Egg Activation


The interaction between sperm and egg at fertilization stimulates the egg to begin development, a process known as egg activation. The fertilizing sperm not only contributes its complement of chromatin at fertilization, but also provides the signal that releases the egg from meiotic arrest and permits embryonic development.

Keywords: fertilization; egg; activation of development; calcium; inositol trisphosphate

Figure 1.

The calcium wave at fertilization of the frog egg is prevented by inhibition of IP3‐induced calcium release. (a) Confocal images of the normal calcium wave in a fertilized Xenopuslaevis egg that was previously injected with the calcium indicator Ca green dextran. (b) Images of a fertilized egg that was previously injected with Ca green dextran and a function‐blocking antibody to the IP3 receptor. Although the calcium wave is inhibited, small spots of localized calcium release are detected in some eggs, as shown in (b). These hot spots may be localized calcium rises at the site of sperm–egg fusion which are not completely blocked and are observed with other agents that inhibit the calcium wave (Glahn et al., 1999). Images in (a) and (b) are shown at 40‐s intervals. From Runft et al., with permission.

Figure 2.

Sperm‐induced calcium oscillations in the mammalian egg. Changes in intracellular calcium were monitored with the fluorescent calcium indicator Fura‐dextran. The fluorescence emission signal is displayed as the ratio of fluorescence for the 350‐nm/385‐nm excitation wavelengths. An increase in the fluorescence ratio represents an increase in intracellular free calcium.



Carroll DJ, Albay DT, Terasaki M, Jaffe LA and Foltz KR (1999) Identification of PLCγ‐dependent and ‐independent events during fertilization of sea urchin eggs. Developmental Biology 206: 232–247.

Giusti AF, Carroll DJ, Abassi YA and Foltz KR (1999) Evidence that a starfish egg Src family tyrosine kinase associates with PLC‐γ1 SH2 domains at fertilization. Developmental Biology 208: 189–199.

Kimura Y, Yanagimachi R, Kuretake S et al. (1998) Analysis of mouse oocyte activation suggests the involvement of sperm perinuclear material. Biology of Reproduction 58: 1407–1415.

Mehlmann LM, Carpenter G, Rhee SG and Jaffe LA (1998) SH2 domain‐mediated activation of phospholipase Cγ is not required to initiate Ca2+ release at fertilization of mouse eggs. Developmental Biology 203: 221–232.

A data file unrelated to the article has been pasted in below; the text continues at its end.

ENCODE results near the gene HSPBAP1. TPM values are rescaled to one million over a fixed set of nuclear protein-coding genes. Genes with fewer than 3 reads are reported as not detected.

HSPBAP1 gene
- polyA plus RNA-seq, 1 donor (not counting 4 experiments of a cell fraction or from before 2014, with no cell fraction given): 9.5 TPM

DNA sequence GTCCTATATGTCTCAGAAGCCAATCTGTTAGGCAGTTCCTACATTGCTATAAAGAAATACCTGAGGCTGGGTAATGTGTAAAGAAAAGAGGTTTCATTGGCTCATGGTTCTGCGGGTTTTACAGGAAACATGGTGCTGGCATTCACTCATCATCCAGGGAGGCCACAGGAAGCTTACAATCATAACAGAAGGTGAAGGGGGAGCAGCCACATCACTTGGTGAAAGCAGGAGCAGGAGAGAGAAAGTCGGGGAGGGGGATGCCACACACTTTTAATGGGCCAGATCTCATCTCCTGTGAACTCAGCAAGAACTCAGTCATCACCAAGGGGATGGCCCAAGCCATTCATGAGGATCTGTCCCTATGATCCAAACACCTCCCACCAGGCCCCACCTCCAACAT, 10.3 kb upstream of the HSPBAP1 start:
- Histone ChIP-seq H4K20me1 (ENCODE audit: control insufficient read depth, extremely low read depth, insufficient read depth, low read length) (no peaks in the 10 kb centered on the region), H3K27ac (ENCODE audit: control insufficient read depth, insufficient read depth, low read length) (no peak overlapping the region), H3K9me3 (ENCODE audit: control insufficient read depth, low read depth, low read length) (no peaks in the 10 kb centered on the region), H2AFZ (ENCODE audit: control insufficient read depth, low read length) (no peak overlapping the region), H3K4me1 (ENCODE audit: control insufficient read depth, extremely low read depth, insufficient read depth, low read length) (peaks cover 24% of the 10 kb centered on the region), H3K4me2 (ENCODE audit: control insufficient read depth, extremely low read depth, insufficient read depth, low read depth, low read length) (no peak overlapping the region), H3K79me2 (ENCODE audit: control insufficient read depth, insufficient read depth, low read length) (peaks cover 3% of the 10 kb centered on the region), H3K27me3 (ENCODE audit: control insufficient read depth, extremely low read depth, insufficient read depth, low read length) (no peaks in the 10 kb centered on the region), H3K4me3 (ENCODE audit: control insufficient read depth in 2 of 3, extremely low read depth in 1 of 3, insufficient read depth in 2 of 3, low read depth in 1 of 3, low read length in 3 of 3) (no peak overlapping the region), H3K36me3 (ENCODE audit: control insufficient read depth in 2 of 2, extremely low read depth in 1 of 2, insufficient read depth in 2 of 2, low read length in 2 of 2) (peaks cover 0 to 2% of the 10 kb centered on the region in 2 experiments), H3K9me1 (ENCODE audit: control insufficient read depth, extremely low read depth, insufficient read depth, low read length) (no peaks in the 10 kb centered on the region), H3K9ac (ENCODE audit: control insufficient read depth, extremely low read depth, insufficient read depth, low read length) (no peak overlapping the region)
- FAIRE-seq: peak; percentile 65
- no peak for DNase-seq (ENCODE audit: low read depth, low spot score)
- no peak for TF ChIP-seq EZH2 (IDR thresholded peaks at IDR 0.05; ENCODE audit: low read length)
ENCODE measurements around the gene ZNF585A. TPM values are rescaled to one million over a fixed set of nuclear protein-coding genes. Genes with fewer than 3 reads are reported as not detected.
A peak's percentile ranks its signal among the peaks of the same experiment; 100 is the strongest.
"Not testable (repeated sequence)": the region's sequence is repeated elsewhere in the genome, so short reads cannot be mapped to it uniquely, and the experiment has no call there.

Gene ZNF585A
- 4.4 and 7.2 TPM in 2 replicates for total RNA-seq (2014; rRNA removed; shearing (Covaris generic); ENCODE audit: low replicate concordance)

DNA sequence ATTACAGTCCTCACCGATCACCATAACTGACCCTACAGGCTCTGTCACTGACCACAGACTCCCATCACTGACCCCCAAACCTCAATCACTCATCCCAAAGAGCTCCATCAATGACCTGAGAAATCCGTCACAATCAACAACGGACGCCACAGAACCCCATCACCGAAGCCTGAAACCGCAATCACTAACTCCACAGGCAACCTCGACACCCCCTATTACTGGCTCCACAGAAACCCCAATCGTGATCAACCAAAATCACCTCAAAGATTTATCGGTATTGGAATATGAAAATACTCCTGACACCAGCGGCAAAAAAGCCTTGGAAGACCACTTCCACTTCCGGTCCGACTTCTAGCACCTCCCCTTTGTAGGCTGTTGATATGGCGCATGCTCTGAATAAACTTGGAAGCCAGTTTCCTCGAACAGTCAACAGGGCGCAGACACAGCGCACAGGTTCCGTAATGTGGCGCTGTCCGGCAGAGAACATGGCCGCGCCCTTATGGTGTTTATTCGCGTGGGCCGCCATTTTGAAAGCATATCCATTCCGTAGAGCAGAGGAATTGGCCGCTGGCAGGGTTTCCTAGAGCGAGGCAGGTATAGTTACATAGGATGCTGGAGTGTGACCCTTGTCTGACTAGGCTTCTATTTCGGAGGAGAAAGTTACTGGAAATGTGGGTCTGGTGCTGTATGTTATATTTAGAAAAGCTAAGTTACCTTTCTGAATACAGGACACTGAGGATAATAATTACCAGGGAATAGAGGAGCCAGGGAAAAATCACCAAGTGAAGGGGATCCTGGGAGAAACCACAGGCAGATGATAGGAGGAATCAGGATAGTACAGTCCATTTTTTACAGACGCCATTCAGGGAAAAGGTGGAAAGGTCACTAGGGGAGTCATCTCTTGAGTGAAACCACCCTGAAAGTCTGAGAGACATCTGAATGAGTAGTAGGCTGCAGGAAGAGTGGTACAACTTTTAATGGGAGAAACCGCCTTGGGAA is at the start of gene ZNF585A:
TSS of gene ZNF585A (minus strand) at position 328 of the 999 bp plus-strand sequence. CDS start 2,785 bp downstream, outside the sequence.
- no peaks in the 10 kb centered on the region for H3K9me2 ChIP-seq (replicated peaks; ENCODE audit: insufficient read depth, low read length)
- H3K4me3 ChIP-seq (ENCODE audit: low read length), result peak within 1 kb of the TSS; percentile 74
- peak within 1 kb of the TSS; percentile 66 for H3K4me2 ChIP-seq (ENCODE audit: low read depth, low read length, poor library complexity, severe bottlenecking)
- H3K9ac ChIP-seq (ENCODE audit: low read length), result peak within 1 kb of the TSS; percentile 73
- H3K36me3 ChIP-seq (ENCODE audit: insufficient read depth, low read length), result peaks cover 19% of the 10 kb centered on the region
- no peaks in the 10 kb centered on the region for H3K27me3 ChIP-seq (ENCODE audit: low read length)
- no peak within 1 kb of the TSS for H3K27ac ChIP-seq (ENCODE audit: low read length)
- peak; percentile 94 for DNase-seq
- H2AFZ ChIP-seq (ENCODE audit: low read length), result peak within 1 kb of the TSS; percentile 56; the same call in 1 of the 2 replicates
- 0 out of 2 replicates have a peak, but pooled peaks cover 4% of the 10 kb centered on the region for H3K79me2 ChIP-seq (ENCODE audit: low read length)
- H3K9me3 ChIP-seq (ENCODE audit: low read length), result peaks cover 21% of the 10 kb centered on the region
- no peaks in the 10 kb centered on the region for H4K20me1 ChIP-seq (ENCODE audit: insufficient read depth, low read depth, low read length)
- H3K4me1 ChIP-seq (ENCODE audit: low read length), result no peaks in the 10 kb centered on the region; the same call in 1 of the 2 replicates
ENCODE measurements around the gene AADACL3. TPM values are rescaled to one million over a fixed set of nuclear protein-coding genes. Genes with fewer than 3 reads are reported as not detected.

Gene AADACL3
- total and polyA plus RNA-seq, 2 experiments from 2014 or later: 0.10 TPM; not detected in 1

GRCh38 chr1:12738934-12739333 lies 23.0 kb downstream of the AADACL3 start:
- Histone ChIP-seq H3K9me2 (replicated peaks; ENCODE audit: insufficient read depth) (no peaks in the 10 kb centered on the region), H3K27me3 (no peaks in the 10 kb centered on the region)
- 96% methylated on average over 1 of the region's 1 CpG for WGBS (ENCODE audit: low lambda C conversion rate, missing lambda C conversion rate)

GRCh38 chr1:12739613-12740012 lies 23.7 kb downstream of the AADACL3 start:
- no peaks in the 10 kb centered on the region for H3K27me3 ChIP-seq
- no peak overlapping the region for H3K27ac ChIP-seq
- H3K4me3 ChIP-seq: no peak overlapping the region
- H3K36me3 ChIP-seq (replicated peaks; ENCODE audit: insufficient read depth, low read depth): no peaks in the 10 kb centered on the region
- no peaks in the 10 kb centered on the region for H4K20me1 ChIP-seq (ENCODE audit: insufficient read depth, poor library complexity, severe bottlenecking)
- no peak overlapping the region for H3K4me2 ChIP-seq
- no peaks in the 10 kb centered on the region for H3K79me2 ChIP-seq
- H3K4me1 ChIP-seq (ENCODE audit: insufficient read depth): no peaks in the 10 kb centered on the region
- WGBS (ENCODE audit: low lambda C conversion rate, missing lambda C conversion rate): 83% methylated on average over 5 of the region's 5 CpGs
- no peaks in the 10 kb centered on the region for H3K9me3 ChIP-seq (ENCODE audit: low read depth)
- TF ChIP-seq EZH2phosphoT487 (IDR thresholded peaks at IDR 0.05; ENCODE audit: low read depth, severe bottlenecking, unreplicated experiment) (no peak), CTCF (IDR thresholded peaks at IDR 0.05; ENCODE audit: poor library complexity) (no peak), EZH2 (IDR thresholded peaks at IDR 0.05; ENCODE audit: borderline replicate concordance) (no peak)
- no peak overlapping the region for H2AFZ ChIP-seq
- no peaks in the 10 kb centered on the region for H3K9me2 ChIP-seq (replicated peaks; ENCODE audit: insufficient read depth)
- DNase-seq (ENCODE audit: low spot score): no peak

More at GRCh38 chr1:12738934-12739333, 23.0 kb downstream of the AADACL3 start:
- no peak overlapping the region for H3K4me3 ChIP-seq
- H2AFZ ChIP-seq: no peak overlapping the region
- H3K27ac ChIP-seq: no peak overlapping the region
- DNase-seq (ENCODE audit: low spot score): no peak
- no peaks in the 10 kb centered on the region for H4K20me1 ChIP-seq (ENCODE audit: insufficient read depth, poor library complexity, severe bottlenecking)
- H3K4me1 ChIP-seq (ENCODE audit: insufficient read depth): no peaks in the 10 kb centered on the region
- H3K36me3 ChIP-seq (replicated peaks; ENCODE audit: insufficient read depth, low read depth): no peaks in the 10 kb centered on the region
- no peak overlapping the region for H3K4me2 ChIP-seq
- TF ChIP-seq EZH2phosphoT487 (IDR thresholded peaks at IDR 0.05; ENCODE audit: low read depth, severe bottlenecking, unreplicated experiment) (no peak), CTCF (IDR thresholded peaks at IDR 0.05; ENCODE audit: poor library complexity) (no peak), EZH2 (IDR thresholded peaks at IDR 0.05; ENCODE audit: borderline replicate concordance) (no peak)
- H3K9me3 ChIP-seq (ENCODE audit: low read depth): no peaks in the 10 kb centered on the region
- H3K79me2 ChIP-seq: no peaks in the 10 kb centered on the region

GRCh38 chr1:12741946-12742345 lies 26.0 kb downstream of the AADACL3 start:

Parrington J, Jones KT, Lai FA and Swann K (1999) The soluble sperm factor that causes Ca2+ release from sea‐urchin (Lytechinus pictus) egg homogenates also triggers Ca2+ oscillations after injection into mouse eggs. Biochemical Journal 341: 1–4.

Runft LL, Watras J and Jaffe LA (1999) Calcium release at fertilization of Xenopus eggs requires type I IP3 receptors, but not SH2 domain‐mediated activation of PLCγ or Gq‐mediated activation of PLCβ. Developmental Biology 214: 399–411.

Sakurai A, Oda S, Kuwabara Y and Miyazaki S (1999) Fertilization, embryonic development, and offspring from mouse eggs injected with round spermatids combined with Ca2+ oscillation‐inducing sperm factor. Molecular Human Reproduction 5: 132–138.

Sato Y, Miyazaki S, Shikano T et al. (1998) Adenophostin, a potent agonist of the inositol 1,4,5‐trisphosphate receptor, is useful for fertilization of mouse oocytes injected with round spermatids leading to normal offspring. Biology of Reproduction 58: 867–873.

Sato K, Iwao Y, Fujimura T et al. (1999) Evidence for the involvement of a Src‐related tyrosine kinase in Xenopus egg activation. Developmental Biology 209: 308–320.

Terasaki M and Sardet C (1991) Demonstration of calcium uptake and release by sea urchin egg cortical endoplasmic reticulum. Journal of Cell Biology 115: 1031–1037.

Further Reading

Glahn D, Mark SD, Behr RK and Nuccitelli R (1999) Tyrosine kinase inhibitors block sperm‐induced egg activation in Xenopus laevis. Developmental Biology 205: 171–180.

Jones KT (1998) Ca2+ oscillations in the activation of the egg and development of the embryo in mammals. International Journal of Developmental Biology 42: 1–10.

Kline D, Mehlmann LM, Fox C and Terasaki M (1999) The cortical endoplasmic reticulum (ER) of the mouse egg: localization of ER clusters in relation to the generation of repetitive calcium waves. Developmental Biology 215: 431–442.

Lee SJ and Shen SS (1998) The calcium transient in sea urchin eggs during fertilization requires the production of inositol 1,4,5‐trisphosphate. Developmental Biology 193: 195–208.

Miyazaki S, Shirakawa H, Nakada K and Honda Y (1993) Essential role of the inositol 1,4,5‐trisphosphate receptor/Ca2+ release channel in Ca2+ waves and Ca2+ oscillations at fertilization of mammalian eggs. Developmental Biology 158: 62–78.

Palermo GD, Avrech OM, Colombero LT et al. (1997) Human sperm cytosolic factor triggers Ca2+ oscillations and overcomes activation failure of mammalian oocytes. Molecular Human Reproduction 3: 367–374.

Rongish BJ, Wu W and Kinsey WH (1999) Fertilization‐induced activation of phospholipase C in the sea urchin egg. Developmental Biology 215: 147–154.

Stricker SA (1999) Comparative biology of calcium signaling during fertilization and egg activation in animals. Developmental Biology 211: 157–176.

Swann K and Parrington J (1999) Mechanism of Ca2+ release at fertilization in mammals. Journal of Experimental Zoology 285: 267–275.

Williams CJ, Mehlmann LM, Jaffe LA, Kopf GS and Schultz RM (1998) Evidence that Gq family G proteins do not function in mouse egg activation at fertilization. Developmental Biology 198: 116–127.

Contact Editor close
Submit a note to the editor about this article by filling in the form below.

* Required Field

How to Cite close
Kline, Douglas(Apr 2001) Egg Activation. In: eLS. John Wiley & Sons Ltd, Chichester. [doi: 10.1038/npg.els.0003300]